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The Working Actor

How to Make Your Own Career

How to Make Your Own Career
Photo Source: Hanna Barczyk

This summer I had the great pleasure of starring in my first web series, “Cleansed,” about a girl named Max who goes on a weeklong juice cleanse in Los Angeles only to stumble into various absurd situations and characters à la “Alice in Wonderland.” It’s a comedic take on the current state of wellness culture as well as an exploration of one woman’s quest for self-actualization against a sun-filled, slightly hazy L.A. backdrop.

“Cleansed” was created by writer-director duo Sarah Scarlett Downing and Flora Birnbaum, and produced by Natalie Sandy, a trifecta of women who went outside the bounds of their respective titles and covered location scouting, casting, wardrobe, editing, and a variety of other behind-the-scenes roles. The result is a wry, visually stunning six-part series that was both artistically fulfilling and incredibly fun to shoot.

The term “web series” has, over the last few years, become a kind of shorthand for content that can be made quickly and affordably. But it’s one of the only mediums that remains tonally and structurally undefined and maintains a true independent spirit at its core. As an actor, a web series can be a swift and effective antidote to the often exhausting grind of auditioning or overall lack of roles you feel you may be right for. Last year, friends Monica Hewes and Diana Gettinger wrote, produced, and starred in the web series “Ex-Best,” which they released on Vimeo. They’re great examples of talented actors who created great characters for themselves as well as a storyline that’s both hilarious and heartbreaking, and then effectively used the web series format to their advantage.

I use the word effectively because while some film festivals (always a great platform to screen your work) are starting to develop web series programming, creators can retain the liberty of being able to forge ahead regardless of acceptance or rejection letters. The freedom to place content on the internet for an immediate audience removes the “gatekeeper” dynamic and allows an audience to develop on its own. Diana and Monica did as much, and the response was so positive they’re already on their way to creating a second season.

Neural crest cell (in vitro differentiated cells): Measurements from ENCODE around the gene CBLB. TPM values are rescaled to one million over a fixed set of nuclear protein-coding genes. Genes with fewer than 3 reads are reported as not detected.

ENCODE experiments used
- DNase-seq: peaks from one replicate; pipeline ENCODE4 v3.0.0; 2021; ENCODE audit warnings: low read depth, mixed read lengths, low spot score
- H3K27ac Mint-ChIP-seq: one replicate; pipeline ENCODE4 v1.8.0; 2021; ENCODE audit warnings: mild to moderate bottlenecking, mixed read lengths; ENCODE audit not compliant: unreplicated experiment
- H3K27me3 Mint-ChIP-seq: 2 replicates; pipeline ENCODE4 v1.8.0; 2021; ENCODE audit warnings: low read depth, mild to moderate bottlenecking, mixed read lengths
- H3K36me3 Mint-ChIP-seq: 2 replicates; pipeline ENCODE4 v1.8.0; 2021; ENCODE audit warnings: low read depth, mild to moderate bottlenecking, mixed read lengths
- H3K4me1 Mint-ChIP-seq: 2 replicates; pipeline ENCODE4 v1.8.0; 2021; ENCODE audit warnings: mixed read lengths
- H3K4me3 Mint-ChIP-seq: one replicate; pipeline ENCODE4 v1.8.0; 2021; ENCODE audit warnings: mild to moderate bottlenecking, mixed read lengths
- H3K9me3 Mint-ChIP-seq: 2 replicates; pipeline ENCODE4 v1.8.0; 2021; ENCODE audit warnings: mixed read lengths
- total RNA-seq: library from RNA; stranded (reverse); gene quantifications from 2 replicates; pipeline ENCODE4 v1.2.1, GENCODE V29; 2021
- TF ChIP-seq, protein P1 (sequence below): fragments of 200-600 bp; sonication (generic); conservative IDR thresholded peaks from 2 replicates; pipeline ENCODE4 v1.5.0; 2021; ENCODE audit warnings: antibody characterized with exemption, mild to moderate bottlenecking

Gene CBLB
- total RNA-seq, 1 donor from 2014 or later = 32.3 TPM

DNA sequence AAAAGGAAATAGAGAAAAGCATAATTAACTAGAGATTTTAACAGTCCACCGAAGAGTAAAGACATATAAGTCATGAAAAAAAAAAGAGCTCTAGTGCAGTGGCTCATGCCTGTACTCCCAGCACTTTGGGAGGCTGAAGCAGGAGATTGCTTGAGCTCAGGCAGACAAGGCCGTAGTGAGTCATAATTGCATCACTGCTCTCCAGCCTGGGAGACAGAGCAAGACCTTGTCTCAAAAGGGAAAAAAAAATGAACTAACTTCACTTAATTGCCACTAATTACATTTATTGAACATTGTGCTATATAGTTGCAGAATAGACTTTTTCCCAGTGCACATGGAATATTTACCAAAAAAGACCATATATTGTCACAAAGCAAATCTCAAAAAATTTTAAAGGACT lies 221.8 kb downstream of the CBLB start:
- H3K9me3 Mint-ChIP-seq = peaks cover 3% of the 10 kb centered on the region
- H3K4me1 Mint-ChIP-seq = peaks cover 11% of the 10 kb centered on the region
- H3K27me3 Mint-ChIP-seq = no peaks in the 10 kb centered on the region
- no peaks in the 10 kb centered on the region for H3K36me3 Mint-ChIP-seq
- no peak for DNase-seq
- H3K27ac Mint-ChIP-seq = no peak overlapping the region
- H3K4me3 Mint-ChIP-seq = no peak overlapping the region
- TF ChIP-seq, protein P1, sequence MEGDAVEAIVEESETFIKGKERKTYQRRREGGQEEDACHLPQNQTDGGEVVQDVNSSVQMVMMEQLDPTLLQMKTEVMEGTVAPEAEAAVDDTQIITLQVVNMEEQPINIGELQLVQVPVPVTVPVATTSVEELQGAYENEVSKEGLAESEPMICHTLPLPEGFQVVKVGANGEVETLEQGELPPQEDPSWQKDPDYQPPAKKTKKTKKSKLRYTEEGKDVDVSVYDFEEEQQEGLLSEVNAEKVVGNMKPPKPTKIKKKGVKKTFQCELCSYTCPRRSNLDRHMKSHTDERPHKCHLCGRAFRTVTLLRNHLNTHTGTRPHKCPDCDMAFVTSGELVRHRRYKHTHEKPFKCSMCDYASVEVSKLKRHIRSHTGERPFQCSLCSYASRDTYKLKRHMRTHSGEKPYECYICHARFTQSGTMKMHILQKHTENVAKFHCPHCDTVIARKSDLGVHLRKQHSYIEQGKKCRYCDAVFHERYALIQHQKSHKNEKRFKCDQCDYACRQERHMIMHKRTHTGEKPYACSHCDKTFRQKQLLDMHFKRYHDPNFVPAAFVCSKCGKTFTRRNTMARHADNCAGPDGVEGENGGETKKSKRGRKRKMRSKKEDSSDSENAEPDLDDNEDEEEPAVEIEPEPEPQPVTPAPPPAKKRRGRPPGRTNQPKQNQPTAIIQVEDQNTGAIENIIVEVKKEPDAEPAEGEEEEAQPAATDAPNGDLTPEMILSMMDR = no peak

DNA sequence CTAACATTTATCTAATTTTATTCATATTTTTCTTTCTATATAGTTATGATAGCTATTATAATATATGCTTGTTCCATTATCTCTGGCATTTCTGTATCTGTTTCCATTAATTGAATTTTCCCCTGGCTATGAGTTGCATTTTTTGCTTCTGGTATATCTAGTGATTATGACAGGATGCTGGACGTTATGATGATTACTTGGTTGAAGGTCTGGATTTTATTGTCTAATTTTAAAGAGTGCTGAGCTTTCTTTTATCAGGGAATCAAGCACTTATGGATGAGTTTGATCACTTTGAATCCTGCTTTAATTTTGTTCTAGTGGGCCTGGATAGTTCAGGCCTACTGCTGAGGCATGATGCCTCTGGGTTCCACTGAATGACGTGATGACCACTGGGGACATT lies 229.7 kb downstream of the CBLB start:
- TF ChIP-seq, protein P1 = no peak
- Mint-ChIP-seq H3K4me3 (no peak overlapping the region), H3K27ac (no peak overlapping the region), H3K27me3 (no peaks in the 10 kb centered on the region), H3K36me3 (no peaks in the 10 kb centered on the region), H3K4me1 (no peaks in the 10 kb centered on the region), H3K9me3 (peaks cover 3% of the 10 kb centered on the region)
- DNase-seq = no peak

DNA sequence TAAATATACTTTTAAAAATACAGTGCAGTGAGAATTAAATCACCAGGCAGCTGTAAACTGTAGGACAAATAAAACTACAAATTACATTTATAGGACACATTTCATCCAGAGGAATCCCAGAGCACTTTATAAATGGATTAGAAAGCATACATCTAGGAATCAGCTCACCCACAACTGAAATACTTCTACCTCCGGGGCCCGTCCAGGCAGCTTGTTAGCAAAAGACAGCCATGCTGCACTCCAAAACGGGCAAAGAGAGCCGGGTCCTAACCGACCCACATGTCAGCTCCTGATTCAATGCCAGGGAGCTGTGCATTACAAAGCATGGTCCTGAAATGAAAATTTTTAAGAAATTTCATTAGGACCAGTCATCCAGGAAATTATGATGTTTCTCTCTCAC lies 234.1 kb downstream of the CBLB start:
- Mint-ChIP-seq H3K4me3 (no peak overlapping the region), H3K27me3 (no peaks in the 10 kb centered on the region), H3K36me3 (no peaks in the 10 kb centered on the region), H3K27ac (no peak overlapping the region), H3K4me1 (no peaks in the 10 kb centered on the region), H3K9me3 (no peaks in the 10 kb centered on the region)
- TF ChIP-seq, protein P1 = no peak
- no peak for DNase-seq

While series such as “High Maintenance,” and “Broad City” have made their way from the computer screen to cable television, there’s a Wild West element embedded in any web series that’s being created today. Of course, there is an underlying hope that the content will speak for itself and will be picked out of the interweb to be featured on a larger platform. But regardless of the results, a web series can allow creators and actors to retain a sense of infinite creative freedom. While you may be aiming to be the next HBO show, there is no limitation as to where your stories or characters can go. Beyond anything else, the experience of simply making something with similarly minded collaborators will help restore any actor’s faith in the creative process.

Hollyman is an actor (“White Reindeer,” “Gayby”) who is currently writing her first film.

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